It’s common on this site to bemoan, make fun of, scratch our heads in wonder, bewail the hypocrisy, and otherwise write off the large number of American evangelicals who voted for Trump and still support him in spite of his womanizing, his profanities, his inability to name books in the Bible properly, his multiple marriages and mistresses, the abortions he may well have paid for, and in general his determination to break all of the Ten Commandments. But maybe the worm (the one that dies not) is about to turn.
From Politico, in late May: Behind Trump’s demand to reopen churches: Slipping poll numbers and alarm inside his campaign
A sudden shift in support for Donald Trump among religious conservatives is triggering alarm bells inside his reelection campaign, where top aides have long banked on expanding the president’s evangelical base as a key part of their strategy for victory this November.
The anxiety over Trump’s standing with the Christian right surfaced after a pair of surveys by reputable outfits earlier this month found waning confidence in the administration’s coronavirus response among key religious groups, with a staggering decline in the president’s favorability among white evangelicals and white Catholics. Both are crucial constituencies that supported Trump by wide margins in 2016 and could sink his reelection prospects if their turnout shrinks this fall.
Trump tried to save himself among the evangelicals by trying to force governors to let churches reopen, pandemic or no pandemic. (Some of these churchgoers think that God will save them from Covid-19, or if not, it was their time to be called “home” — never mind that those they would infect aren’t ready to go.)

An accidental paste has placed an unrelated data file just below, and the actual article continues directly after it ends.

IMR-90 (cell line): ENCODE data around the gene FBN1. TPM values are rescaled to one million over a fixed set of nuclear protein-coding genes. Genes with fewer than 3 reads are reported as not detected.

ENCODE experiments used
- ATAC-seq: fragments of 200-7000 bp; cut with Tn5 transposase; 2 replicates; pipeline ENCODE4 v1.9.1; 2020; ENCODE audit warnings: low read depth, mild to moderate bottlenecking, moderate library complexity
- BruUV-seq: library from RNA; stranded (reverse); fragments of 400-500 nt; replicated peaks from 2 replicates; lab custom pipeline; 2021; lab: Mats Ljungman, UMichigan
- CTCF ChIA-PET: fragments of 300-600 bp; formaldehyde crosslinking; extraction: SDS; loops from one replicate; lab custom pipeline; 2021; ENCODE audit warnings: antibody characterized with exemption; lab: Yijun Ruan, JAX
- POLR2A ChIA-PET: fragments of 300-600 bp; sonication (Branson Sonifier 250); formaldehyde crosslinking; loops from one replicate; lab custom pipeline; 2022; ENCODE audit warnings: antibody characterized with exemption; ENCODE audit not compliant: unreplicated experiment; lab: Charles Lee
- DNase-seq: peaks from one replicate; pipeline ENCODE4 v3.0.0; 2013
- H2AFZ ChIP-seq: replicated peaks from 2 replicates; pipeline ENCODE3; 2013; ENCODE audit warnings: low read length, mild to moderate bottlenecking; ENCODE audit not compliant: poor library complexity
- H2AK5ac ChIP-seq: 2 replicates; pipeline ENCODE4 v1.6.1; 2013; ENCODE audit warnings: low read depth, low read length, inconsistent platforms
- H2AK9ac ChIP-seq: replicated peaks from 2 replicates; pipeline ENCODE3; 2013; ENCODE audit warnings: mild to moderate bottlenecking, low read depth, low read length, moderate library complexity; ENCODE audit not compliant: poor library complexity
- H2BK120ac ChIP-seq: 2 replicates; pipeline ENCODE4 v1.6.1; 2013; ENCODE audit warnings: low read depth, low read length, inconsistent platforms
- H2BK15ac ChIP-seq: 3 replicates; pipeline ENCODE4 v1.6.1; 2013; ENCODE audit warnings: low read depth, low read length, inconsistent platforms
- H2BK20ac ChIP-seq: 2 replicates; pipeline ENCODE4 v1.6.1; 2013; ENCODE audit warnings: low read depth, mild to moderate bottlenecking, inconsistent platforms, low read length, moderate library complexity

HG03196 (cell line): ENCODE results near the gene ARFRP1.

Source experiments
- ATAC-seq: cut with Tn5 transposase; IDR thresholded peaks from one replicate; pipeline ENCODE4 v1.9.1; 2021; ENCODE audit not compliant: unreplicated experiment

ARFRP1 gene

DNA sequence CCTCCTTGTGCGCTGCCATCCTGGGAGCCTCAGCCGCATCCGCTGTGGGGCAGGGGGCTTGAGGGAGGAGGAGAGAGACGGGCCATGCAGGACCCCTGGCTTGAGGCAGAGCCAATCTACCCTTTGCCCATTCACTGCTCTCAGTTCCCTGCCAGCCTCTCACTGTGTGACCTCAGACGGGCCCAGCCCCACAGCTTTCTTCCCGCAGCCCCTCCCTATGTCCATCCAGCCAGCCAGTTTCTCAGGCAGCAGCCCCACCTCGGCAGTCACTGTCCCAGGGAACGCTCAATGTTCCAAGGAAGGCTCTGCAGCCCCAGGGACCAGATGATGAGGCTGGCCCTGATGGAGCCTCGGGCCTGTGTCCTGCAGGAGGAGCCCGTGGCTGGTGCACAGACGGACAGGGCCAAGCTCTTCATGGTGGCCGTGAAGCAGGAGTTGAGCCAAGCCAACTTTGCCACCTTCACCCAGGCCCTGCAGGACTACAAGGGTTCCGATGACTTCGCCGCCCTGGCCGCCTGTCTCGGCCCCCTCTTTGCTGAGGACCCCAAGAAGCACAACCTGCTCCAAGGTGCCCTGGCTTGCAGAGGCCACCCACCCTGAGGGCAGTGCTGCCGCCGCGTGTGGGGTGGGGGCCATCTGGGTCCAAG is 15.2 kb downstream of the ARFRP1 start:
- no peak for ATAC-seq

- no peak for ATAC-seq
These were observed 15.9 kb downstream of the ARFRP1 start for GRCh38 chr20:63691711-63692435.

It was working, it seems. Although 30 evangelical leaders beg Christians to rethink their support for Trump in new book Published 2 months ago on June 15, 2020 By Sky Palma, in a July 13 article in Breitbart, Poll: 90 Percent of Evangelicals Support Donald Trump’s Re-Election
But now a new group is teaming up with Lincoln Project to see if they can chip away at this last(?) bastion of Trump's base.
A left-leaning group focused on persuading religious Americans to vote out Donald Trump in November has recruited some of the president’s leading Republican agitators to assist them.
On Wednesday, Vote Common Good will launch a new partnership with the Lincoln Project, an anti-Trump GOP group founded by veteran Republican strategists, to mobilize faith voters to reject Trump on Election Day.
It won’t be easy. But lately there has been some indication of disappointment with Trump among evangelicals and Catholics over his incompetent coronavirus response and the way he has aggravated racial divides in the wake the George Floyd killing and protests.
[R]ecently, segments of Trump’s Catholic and Protestant supporters have been distancing themselves from his response to the Covid-19 crisis. The Lincoln Project and VCG hope to capitalize on that waning confidence, which has extended to Trump’s ability to handle the worsening economic crisis, public health catastrophe and civil unrest.
It helps that Joe Biden is a lifelong Catholic who is well known to practice his faith (without pushing it onto anyone else), who is comfortable with it (and who knows it’s “Second Corinthians,” not “Two Corinthians”).
Part of VCG’s plan is to forge personal connections with religious conservatives in crucial 2020 swing states. Soon they will launch a postcard campaign sending handwritten notes to religious voters asking them to lean deep into their faith for guidance this November. Though the postcards, which Pagitt [a progressive evangelical pastor who founded VCG] described to POLITICO, will vary in style — one will include VCG’s sogan [sic], “Faith, not fear. Hope, not hate. Love, not lies,” the other will feature the “love is patient, love is kind” passage from 1 Corinthians 13 — each will contain a personal note from another voter.
We’re in a two-pronged campaign here. One prong is to GET OUT THE VOTE as much as we can, to not only beat Trump and the rest of the GOP, but to drive them into the ground, bulldoze over them, and then pour concrete on top. (I’m in a gentle mood today.) But the other prong is the margins: Trump won three critical states in 2016 with a total of 77,000 votes and change. Anything we can do to cut into his base cuts into that margin.
Side effect: If Trump sees his evangelical base slipping away, there will be the devil to pay!